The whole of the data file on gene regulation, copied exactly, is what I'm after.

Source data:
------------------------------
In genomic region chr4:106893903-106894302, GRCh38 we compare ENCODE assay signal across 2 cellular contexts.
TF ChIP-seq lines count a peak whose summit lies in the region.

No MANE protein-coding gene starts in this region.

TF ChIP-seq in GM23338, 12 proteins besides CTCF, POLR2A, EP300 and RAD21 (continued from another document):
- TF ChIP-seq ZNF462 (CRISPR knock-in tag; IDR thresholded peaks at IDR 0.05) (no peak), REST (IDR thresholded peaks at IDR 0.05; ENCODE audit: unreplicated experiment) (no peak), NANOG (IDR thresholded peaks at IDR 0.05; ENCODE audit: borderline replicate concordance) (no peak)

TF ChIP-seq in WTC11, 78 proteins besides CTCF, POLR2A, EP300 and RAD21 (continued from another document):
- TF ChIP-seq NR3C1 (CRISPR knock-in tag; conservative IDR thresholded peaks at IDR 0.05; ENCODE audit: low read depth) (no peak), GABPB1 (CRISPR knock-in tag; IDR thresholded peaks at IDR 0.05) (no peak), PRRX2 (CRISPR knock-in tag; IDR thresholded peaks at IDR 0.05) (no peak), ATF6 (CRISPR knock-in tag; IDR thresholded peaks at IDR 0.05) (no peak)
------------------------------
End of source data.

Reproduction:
In genomic region chr4:106893903-106894302, GRCh38 we compare ENCODE assay signal across 2 cellular contexts.
TF ChIP-seq lines count a peak whose summit lies in the region.

No MANE protein-coding gene starts in this region.

TF ChIP-seq in GM23338, 12 proteins besides CTCF, POLR2A, EP300 and RAD21 (continued from another document):
- TF ChIP-seq ZNF462 (CRISPR knock-in tag; IDR thresholded peaks at IDR 0.05) (no peak), REST (IDR thresholded peaks at IDR 0.05; ENCODE audit: unreplicated experiment) (no peak), NANOG (IDR thresholded peaks at IDR 0.05; ENCODE audit: borderline replicate concordance) (no peak)

TF ChIP-seq in WTC11, 78 proteins besides CTCF, POLR2A, EP300 and RAD21 (continued from another document):
- TF ChIP-seq NR3C1 (CRISPR knock-in tag; conservative IDR thresholded peaks at IDR 0.05; ENCODE audit: low read depth) (no peak), GABPB1 (CRISPR knock-in tag; IDR thresholded peaks at IDR 0.05) (no peak), PRRX2 (CRISPR knock-in tag; IDR thresholded peaks at IDR 0.05) (no peak), ATF6 (CRISPR knock-in tag; IDR thresholded peaks at IDR 0.05) (no peak)